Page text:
Leg cramps, especially when walking, dry red flaky skin on the lower legs, or any colour change or swelling to the lower legs, ankles or feet may suggest a circulation problem. Changes to the colour or sensation of a toe will need urgent assessment.

For any of these symptoms, you should contact your GP or specialist diabetic team, if you have one, to have an assessment of your legs. This might need urgent assessment, depending on how quickly the problem has developed.

How can I prevent foot problems from developing?

Managing your foot health means moisturising your feet daily helps to maintain the skin barrier, preventing dryness and sores from developing. It’s really important to look after your toenails, as these can cut into the skin on other toes if they get long, and are prone to fungal infection, which can also affect the skin (tinea pedis).

Opt for nail clippers to cut the top of your nails regularly and nail files if necessary at the sides.

Avoid the use of anything that can damage the skin of your feet like sharp objects, corn plasters or blades. It is very important you wear well fitted comfortable shoes to prevent blisters and sores from developing on your feet, and it will also help you on your way to keeping active to combat diabetes.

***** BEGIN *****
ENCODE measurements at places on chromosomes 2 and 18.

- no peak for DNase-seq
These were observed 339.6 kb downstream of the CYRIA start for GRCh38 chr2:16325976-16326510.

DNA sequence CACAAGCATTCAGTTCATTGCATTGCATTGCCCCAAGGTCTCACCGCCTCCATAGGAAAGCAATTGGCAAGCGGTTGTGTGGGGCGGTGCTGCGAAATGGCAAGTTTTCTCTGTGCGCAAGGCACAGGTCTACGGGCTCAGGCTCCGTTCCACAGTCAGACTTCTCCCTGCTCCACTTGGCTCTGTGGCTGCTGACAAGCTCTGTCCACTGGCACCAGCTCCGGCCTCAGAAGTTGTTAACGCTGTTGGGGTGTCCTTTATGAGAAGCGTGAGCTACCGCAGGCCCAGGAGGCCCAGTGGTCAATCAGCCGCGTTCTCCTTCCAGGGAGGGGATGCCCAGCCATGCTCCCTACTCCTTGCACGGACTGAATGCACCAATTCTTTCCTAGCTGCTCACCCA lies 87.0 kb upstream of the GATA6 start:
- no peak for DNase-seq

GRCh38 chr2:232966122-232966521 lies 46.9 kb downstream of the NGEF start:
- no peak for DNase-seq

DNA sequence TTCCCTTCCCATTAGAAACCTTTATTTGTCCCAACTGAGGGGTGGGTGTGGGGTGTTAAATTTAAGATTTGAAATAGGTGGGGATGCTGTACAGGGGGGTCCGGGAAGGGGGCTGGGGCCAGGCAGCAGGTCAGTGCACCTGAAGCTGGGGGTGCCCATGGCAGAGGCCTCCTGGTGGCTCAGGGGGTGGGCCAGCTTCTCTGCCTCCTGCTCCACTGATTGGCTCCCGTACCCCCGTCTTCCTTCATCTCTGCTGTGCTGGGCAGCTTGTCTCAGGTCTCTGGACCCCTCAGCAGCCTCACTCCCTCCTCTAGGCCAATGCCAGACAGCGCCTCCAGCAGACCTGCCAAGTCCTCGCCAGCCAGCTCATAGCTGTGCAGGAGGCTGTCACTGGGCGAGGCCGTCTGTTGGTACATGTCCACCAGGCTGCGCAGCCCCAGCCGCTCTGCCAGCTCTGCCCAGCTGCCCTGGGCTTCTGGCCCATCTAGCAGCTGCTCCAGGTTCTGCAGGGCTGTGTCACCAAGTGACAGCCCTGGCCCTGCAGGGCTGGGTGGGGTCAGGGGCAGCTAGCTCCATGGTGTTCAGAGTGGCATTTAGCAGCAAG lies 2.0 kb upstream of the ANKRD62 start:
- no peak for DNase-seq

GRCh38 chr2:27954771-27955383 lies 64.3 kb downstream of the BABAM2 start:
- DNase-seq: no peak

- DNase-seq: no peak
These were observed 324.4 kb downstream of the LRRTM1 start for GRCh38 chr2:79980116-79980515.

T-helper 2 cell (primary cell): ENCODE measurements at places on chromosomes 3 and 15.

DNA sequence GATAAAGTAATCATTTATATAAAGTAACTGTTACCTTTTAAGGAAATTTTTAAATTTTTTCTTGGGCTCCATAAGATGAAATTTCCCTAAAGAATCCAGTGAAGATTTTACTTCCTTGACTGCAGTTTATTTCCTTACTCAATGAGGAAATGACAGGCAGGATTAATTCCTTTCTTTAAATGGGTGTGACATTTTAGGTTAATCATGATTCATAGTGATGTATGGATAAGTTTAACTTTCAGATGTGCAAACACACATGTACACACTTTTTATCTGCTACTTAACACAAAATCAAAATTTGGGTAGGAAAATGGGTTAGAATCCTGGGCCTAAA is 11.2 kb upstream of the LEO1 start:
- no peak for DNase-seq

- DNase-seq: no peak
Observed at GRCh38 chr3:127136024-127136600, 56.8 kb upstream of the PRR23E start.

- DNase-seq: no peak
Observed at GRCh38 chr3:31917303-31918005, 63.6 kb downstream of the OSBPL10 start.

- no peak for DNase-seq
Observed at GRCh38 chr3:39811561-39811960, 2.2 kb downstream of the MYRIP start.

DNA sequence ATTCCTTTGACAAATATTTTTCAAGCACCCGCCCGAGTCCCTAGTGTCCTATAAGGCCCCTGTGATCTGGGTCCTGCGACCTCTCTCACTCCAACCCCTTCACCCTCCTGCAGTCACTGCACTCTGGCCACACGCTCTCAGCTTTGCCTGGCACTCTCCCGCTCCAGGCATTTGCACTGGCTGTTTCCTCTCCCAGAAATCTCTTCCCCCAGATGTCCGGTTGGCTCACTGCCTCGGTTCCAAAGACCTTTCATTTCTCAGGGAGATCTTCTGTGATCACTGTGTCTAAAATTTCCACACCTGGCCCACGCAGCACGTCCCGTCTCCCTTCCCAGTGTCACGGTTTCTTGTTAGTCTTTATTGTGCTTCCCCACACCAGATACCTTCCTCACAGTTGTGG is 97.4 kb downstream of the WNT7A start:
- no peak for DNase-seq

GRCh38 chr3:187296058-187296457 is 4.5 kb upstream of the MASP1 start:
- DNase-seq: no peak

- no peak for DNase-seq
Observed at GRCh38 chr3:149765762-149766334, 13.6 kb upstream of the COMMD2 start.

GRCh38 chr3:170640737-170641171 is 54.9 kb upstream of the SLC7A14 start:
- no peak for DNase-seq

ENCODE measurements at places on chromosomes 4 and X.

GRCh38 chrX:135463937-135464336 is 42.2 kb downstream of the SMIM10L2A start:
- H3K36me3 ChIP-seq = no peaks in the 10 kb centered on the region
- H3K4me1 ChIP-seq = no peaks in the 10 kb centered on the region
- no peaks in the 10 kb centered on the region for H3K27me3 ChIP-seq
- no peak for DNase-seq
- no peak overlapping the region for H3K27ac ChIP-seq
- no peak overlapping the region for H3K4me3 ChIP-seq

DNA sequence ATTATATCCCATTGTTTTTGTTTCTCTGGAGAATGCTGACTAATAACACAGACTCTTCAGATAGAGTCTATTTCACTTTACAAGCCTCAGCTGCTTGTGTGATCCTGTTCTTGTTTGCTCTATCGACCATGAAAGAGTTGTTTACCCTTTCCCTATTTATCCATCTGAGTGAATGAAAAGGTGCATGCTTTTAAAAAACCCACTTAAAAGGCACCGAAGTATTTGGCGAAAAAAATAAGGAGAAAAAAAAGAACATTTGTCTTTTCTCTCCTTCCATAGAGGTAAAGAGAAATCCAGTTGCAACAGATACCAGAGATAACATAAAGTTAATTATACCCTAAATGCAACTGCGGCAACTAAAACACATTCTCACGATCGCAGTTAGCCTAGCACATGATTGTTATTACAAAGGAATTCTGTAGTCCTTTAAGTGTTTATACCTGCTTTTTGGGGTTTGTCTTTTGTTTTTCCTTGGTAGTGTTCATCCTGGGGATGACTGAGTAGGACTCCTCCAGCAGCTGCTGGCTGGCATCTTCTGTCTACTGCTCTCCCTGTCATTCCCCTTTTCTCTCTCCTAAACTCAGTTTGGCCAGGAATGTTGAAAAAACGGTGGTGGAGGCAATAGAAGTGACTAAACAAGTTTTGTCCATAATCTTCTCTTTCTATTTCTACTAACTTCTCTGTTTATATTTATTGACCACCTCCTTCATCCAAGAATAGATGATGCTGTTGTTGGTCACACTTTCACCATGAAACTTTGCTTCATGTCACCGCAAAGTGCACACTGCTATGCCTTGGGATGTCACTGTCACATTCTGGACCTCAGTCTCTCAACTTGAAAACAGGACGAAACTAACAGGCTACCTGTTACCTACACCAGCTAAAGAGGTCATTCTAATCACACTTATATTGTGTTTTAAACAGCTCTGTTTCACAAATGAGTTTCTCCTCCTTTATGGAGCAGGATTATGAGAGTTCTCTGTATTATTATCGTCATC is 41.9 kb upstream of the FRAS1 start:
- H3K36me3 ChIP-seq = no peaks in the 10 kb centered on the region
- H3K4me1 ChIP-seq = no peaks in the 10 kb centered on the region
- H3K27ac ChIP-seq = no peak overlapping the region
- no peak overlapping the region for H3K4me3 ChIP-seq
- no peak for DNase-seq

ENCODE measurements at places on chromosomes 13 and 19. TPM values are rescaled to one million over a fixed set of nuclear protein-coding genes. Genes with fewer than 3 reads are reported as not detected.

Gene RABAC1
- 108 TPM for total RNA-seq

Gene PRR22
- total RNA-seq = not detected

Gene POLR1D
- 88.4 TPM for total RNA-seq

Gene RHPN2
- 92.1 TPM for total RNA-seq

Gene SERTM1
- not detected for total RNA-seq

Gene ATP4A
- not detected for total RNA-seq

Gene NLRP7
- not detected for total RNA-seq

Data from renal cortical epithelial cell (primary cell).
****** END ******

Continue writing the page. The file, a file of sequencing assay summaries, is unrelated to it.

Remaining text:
Feet are at risk from other problems, so to keep them in the best condition, this is the time to address other risk factors. Smoking is detrimental to so many of the body’s systems, but it particularly furs up blood vessels, risking a blockage to the feet. High blood pressure and high cholesterol have similar effects on blood vessels. Excess alcohol over a long period can affect the nerves to the feet, causing peripheral neuropathy. Finally, eczema can cause problems with the lower legs and feet, so make sure you keep this under control with heavy moisturisers and prescribed creams when needed.

Finally, with beating any complications from diabetes, you are committing yourself to a lifetime of taking your prescribed medications, eating a healthy well-balanced diet, keeping obesity at bay and exercising regularly.

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Dr Roger Henderson
Reviewed by Roger Henderson
Reviewed on 29.04.2024